DIXON, Illinois - Drug abuse and mental illness often intersect, experts say, creating a call for help.
"When somebody is newly ill, they're more likely to be receptive to treatment," said Mary Brokaw, a mental health advocate, who detailed her son's struggles on Monday, June 19.
Dixon is attracting statewide attention for a community program that emphasizes quick access to treatment for certain offenders rather than languishing in jail.
"I think it's an innovative approach that could be duplicated anywhere," said Cathy Ferguson-Allen, Lee County Health Department.
Dixon's outpouring prompted a House Substance Abuse Subcommittee hearing at the Old Lee County Courthouse. Parents like Brokaw, made logical appeals for change.
"Drug offenders often use drugs to cover the symptoms of their mental illness," she said. "So, it only makes sense to cover and treat the symptoms of mental illness in conjunction with those problems of substance abuse."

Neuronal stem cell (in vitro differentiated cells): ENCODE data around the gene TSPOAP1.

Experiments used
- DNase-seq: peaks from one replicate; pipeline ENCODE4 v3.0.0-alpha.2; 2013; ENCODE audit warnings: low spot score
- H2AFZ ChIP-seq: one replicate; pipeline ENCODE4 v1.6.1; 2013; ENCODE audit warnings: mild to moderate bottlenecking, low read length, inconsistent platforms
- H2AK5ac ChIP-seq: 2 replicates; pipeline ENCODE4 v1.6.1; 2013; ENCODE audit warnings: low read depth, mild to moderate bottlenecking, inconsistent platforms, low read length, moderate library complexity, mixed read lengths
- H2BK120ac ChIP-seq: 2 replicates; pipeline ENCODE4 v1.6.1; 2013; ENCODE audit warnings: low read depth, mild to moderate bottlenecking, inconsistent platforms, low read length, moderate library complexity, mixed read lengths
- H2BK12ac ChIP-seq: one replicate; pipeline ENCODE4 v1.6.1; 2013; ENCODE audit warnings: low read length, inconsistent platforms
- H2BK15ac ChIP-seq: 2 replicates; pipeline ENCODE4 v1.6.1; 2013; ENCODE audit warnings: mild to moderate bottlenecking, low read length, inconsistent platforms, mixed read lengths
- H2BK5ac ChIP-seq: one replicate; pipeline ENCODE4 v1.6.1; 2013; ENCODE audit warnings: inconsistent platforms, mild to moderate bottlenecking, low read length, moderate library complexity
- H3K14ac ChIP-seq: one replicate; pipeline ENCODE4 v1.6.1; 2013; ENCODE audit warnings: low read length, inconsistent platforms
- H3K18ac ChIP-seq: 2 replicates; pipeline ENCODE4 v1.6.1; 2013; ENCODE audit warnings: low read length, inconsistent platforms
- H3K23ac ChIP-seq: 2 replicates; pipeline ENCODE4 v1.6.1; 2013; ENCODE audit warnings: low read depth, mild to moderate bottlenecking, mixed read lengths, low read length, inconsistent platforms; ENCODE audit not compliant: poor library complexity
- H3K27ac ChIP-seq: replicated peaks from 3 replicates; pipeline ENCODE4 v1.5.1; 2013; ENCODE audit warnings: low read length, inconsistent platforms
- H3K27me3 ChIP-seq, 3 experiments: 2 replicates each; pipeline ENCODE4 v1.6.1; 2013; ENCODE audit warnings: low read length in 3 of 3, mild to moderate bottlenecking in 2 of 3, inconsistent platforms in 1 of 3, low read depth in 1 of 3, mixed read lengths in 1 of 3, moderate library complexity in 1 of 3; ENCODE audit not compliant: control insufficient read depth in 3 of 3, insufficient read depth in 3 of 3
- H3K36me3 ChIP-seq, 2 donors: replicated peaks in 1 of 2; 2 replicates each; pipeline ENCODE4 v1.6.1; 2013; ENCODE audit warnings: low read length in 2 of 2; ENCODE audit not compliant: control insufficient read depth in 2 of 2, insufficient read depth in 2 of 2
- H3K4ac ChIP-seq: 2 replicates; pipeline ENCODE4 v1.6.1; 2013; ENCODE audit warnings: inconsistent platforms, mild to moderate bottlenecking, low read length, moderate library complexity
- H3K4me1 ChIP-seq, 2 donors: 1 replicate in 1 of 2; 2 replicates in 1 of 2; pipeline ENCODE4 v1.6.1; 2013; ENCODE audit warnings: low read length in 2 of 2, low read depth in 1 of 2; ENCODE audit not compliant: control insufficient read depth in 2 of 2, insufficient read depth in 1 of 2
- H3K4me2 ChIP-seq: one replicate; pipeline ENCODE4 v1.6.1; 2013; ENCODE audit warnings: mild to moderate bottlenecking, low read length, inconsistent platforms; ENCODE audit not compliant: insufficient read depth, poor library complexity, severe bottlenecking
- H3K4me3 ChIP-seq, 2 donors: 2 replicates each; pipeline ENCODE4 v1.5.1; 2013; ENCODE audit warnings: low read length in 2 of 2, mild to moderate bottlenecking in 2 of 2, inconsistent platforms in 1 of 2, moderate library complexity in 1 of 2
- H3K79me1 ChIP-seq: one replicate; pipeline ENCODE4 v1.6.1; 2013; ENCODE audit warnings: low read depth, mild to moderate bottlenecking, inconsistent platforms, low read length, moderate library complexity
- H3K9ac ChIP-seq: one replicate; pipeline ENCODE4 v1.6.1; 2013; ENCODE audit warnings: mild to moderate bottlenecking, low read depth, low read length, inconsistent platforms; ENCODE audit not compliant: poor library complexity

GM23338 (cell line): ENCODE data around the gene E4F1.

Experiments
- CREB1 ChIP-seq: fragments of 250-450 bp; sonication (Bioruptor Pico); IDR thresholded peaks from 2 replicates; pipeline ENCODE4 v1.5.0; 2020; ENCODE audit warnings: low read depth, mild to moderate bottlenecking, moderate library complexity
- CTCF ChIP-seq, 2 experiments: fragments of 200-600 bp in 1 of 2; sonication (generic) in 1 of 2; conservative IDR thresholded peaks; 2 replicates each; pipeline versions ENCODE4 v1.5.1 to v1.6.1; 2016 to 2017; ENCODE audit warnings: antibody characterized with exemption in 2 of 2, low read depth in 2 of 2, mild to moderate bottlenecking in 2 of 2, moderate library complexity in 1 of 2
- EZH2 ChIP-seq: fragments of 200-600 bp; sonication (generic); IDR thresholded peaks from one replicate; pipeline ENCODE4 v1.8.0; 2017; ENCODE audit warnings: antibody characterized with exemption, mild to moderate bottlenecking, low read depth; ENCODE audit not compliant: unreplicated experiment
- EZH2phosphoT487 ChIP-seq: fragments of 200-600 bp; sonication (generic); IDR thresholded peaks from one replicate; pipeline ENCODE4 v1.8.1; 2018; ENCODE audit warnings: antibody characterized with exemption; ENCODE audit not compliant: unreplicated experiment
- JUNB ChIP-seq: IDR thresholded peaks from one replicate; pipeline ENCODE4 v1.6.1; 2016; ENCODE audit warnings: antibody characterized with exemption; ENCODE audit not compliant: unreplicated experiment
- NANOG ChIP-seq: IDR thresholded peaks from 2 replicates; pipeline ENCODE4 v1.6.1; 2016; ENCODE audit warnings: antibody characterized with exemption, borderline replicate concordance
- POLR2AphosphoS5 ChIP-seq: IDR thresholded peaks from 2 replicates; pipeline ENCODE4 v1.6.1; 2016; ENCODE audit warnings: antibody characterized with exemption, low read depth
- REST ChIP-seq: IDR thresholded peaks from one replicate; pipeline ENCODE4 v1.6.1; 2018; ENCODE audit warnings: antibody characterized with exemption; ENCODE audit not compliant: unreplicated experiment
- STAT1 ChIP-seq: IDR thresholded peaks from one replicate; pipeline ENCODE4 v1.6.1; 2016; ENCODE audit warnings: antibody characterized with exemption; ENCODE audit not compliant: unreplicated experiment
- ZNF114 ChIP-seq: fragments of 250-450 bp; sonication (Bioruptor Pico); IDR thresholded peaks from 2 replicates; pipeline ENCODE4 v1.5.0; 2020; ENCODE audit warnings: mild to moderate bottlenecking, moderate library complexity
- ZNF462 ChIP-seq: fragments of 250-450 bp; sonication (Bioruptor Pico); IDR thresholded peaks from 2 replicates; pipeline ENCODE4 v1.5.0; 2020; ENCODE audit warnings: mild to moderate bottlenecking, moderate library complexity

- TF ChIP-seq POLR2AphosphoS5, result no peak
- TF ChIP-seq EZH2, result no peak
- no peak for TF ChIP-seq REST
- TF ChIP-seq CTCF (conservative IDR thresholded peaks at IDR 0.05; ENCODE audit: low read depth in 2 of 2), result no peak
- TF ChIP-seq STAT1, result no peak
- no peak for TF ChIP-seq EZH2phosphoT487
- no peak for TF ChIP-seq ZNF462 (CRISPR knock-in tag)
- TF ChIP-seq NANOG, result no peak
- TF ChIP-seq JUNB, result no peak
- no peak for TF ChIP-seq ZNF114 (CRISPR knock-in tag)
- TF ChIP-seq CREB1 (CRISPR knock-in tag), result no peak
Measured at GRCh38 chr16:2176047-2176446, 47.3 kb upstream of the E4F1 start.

Her son's delayed mental illness diagnosis details flaws in the system that need correction, she said.
"I've experienced what it's like to have different entities working solely by themselves," she continued.
While demand for services is high, cuts and staffing shortages make it tougher to provide help.
Brokaw and others argue that early intervention is less costly than waiting. Rural areas, though, find it tougher to hire and retain medical professionals.
"Access to health care, access to mental health care, access to substance abuse services in rural communities in Illinois is certainly not anywhere near where it needs to be," said IL Rep. Lou Lang, (D) Skokie.
Cuts at the state and federal levels make a bad situation worse. This session hopes to inspire new progress for Illinois communities.
"Not just expressing what's wrong with the system, but showing examples of when change has helped," Brokaw concluded.